B. Ineffective Assistance of Counsel
Petitioner claims that he received ineffective assistance of counsel from his trial attorney with respect to counsel's failure to ensure that he and his co-defendant received separate trials, and counsel's failure to interview witnesses and present defense theories [Doc. 2].
1. Applicable Law
The Sixth Amendment provides that "[i]n all criminal prosecutions, the accused shall enjoy the right... to have the Assistance of Counsel for his defense." U.S. Const. amend. VI. A criminal defendant's Sixth Amendment right to counsel necessarily implies the right to "reasonably effective assistance" of counsel. See Strickland v. Washington, 466 U.S. 668, 687 (1984). Under the Strickland standard for proving ineffective assistance of counsel, a defendant must meet a two-pronged test: (1) that counsel's performance was deficient; and (2) that the deficient performance prejudiced the defense. Id.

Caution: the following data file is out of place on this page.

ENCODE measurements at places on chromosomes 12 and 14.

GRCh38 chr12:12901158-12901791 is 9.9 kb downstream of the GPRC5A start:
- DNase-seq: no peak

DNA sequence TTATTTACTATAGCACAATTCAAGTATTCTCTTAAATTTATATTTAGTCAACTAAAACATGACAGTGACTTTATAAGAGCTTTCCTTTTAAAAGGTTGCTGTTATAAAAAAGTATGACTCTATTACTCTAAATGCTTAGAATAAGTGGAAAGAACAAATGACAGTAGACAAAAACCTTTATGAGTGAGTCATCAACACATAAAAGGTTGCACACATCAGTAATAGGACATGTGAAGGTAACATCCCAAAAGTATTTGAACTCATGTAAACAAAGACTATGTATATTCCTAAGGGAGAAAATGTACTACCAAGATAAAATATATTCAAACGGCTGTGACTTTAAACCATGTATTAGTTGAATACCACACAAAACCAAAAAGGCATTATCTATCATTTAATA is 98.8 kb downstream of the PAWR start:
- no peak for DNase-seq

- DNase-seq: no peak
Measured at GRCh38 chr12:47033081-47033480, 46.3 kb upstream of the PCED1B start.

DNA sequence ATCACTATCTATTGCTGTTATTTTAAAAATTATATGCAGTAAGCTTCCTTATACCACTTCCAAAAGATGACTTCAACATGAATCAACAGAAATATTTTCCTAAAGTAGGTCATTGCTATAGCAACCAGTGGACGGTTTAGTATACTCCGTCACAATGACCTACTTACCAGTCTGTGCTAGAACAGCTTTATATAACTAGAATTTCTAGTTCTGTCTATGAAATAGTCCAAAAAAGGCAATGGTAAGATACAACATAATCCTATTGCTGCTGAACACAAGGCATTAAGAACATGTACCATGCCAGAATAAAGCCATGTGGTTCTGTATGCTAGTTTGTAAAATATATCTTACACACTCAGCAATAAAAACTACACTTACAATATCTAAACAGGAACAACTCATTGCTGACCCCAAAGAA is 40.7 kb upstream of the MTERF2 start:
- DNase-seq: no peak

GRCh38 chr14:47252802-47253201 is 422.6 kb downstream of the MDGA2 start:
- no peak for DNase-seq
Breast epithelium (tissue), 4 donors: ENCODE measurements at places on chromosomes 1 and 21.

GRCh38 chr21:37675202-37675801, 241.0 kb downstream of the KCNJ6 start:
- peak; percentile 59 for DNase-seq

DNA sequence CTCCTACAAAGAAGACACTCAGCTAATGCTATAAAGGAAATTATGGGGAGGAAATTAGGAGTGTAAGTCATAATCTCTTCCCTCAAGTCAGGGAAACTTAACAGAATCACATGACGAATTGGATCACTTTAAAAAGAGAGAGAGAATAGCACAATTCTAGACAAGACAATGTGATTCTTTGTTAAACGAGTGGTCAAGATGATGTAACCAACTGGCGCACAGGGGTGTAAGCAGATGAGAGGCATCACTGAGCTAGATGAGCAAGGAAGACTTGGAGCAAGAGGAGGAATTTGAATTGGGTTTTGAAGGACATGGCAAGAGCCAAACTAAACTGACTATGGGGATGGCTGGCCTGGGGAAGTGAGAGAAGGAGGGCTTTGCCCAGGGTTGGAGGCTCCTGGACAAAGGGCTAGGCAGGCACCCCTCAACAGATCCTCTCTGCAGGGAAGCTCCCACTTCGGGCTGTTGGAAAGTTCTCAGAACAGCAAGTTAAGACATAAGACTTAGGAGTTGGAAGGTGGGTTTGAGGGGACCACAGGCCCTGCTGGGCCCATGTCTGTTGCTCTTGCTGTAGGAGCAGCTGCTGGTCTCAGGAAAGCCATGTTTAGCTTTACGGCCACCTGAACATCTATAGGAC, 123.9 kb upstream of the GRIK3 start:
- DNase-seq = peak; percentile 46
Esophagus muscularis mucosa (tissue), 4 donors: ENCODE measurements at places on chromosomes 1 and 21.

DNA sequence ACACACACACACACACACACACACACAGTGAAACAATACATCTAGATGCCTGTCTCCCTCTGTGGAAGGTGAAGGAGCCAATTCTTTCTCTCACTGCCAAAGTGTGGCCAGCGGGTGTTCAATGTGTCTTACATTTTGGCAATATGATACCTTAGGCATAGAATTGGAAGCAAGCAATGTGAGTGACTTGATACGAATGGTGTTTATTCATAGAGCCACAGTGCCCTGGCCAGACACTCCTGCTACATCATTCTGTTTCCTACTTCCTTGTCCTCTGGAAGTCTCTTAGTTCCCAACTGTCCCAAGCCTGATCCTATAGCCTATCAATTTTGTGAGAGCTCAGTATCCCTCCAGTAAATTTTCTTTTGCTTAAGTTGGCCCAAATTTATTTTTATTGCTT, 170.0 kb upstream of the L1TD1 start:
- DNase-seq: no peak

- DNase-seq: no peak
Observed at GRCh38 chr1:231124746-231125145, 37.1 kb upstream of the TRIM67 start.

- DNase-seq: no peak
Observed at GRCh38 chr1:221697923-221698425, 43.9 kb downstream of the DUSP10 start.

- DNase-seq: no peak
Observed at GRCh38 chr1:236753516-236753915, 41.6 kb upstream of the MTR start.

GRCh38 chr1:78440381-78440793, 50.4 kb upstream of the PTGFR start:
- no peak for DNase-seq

Proving deficient performance requires a "showing that counsel made errors so serious that counsel was not functioning as the counsel' guaranteed defendant by the Sixth Amendment." Id. The appropriate measure of attorney performance is "reasonableness under prevailing professional norms." Id. at 688. A defendant asserting a claim of ineffective assistance of counsel must "identify the acts or omissions of counsel that are alleged to not have been the result of reasonable professional judgment." Id. at 690. The evaluation of the objective reasonableness of counsel's performance must be made "from counsel's perspective at the time of the alleged error and in light of all the circumstances, and the standard of review is highly deferential." Kimmelman v. Morrison, 477 U.S. 365, 381 (1986). It is strongly presumed that counsel's conduct was within the wide range of reasonable professional assistance. Strickland, 466 U.S. at 689.